The city’s uReport system includes some complaints about the B-Line bridge encampment. Indiana Public Media reported a week ago that the city administration is not sure who owns the property under the bridge.
Commissioners did mention the fact the construction of Switchyard Park included a new police substation on the park grounds.
The substation is just across Grimes Lane, about 50 meters away from the area under the B-Line bridge.
A consensus among commissioners emerged that their preference is for the police substation to be staffed in a way that allows for Bloomington’s police officers to patrol the parks. Jim Whitlach said, “I think we as a parks board need to continue to work with the city and the police to encourage them to be patrolling our parks.”
In late June, Bloomington police chief Mike Diekhoff wrote in response to an emailed question from The B Square: “Our Switchyard office has sworn people who work out of there, but is not open to the public and has no public staffed hours.”
About the new substation building, Whitlach said, “I think we need to encourage it to be used by the police.”
Street confirmed Bloomington’s police department role in providing security for the city’s parks. “BPD certainly still has primary jurisdiction in our parks, and will be present in our parks to the extent that they’re able,” Street said.
Park commissioner Kathleen Mills said it was an extraordinary step for the parks department to hire private security. She added, “But there are things that keep coming, reports that keep coming in, that just simply have to be dealt with.”
Mills also pointed to adequate staffing of the police substation in Switchyard Park as part of the solution. About hiring private security Mills said, “This is not saying this is the solution forever.”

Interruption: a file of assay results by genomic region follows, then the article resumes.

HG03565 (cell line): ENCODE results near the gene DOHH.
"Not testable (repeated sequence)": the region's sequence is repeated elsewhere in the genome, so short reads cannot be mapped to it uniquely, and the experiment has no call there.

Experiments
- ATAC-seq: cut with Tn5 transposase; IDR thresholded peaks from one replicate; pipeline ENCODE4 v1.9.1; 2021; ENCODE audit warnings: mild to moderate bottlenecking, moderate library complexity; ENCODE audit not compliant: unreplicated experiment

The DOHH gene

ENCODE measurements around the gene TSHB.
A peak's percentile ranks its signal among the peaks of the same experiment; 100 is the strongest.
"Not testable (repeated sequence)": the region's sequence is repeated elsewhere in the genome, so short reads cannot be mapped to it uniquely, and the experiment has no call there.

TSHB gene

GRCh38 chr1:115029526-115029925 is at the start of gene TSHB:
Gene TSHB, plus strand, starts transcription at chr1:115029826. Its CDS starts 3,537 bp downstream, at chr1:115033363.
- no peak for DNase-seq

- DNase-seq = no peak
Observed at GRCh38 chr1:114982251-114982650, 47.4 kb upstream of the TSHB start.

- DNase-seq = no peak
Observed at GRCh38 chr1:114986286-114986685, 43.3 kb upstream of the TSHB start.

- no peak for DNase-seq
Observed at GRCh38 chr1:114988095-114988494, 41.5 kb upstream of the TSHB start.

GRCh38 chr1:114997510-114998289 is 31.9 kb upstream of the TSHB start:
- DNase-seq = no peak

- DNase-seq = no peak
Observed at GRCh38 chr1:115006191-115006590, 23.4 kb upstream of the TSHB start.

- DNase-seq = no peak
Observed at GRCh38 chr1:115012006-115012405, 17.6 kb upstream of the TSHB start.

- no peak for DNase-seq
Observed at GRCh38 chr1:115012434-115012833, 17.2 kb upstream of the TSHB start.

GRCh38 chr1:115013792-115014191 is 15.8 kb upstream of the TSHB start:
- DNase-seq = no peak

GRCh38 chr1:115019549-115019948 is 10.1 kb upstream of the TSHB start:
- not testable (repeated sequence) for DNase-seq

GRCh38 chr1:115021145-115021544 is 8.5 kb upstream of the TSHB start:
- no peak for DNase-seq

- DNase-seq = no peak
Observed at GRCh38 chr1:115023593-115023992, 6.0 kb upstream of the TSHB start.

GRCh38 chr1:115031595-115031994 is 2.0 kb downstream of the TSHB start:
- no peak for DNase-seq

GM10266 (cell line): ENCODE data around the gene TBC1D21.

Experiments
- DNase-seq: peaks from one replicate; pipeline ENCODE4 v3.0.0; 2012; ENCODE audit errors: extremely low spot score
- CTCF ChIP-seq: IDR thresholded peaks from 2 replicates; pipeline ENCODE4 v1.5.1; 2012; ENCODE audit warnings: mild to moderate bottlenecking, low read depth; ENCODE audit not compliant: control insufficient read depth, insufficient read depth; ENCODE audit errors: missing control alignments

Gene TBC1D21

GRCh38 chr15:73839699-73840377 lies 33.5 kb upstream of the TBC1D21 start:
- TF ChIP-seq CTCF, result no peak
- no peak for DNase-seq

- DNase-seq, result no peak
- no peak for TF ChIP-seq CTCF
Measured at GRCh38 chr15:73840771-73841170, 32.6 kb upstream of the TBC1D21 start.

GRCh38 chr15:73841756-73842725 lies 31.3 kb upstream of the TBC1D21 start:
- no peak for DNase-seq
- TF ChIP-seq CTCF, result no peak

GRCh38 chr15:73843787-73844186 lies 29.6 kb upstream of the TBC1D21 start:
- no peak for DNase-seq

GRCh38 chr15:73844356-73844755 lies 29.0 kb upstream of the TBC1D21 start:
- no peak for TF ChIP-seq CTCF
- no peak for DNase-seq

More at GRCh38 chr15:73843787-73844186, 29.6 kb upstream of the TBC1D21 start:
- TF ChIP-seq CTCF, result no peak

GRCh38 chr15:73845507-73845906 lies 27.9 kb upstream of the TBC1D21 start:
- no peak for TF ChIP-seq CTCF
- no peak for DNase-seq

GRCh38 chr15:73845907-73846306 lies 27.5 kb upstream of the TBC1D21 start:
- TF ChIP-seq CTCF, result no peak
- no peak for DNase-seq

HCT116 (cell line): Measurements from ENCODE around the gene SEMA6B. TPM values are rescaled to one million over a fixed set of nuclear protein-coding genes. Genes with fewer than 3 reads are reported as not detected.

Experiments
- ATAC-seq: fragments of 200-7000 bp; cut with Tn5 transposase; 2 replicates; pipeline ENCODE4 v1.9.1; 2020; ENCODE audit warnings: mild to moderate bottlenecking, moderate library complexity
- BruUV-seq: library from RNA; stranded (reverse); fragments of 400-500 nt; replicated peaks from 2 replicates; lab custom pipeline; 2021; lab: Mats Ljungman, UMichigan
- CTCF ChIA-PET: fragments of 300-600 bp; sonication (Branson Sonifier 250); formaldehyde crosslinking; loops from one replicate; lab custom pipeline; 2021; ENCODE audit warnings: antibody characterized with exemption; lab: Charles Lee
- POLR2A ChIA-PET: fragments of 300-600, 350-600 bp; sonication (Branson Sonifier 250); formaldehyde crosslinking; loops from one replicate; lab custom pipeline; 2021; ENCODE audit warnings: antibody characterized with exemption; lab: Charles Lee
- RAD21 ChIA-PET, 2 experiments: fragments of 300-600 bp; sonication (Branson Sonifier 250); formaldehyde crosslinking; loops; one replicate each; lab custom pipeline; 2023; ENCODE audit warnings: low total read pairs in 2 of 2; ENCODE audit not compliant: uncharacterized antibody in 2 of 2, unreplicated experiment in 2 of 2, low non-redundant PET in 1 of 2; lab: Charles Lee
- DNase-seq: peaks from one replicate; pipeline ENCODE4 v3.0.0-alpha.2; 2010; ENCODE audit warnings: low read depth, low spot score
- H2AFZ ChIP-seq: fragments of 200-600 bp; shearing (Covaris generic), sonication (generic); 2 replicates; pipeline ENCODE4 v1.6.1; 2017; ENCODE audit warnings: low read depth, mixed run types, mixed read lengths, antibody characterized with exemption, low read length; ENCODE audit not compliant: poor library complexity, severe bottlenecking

Park commissioners Ellen Rodkey agreed that private security is “not a sustainable solution.” Rodkey added, “I think it probably pains us all a little bit to think that we had to take a measure like this in our parks.”
Rodkey thanked Street and McDevitt for “coming up with a solution that does help protect our staff.”
4 thoughts on “Bloomington expands private security to 7 more parks across city, including B-Line Trail”
Yet another way the Mayor and his administration is demoralizing our dedicated social servants. Before this mayor, the morale within the blue ranks was high.
Kinda demoralizing for those in blue having to protect king Hamilton and follow his tyrannical orders to sweep the unhoused rather than follow the constitution and protect the people you claim to serve.
The mayor is not permitting the BPD to hire officers to replace those leaving. BPD is down at least six officers below numbers Hamilton had previously reduced. While faced with a more urgent and aggressive homelessness issue we are losing community resource officers…trained to deal with our homeless population…and not replacing them. We now have only one. The Parks Board is now using federal covid relief funds to privatize public safety in our parks. All this while Hamilton moves forward to annex more area requiring additional public safety resources. And Hamilton’s apparent concern in depleting the BPD: not offending the “defund police” base. There is no more important role for any mayor than public safety. Hamilton is not only shirking that duty but he is taking actions, and inactions, to further erode the ability of the BPD to provide it. It also sends a clear signal that Hamilton now intends to use federal covid relief funds as his personal piggy bank…just as he uses TIF revenue through the RDC he controls…to avoid public scrutiny, transparency and council oversight.
John, can you kindly explain what BPD officers are supposed to do to “deal with our homeless population”?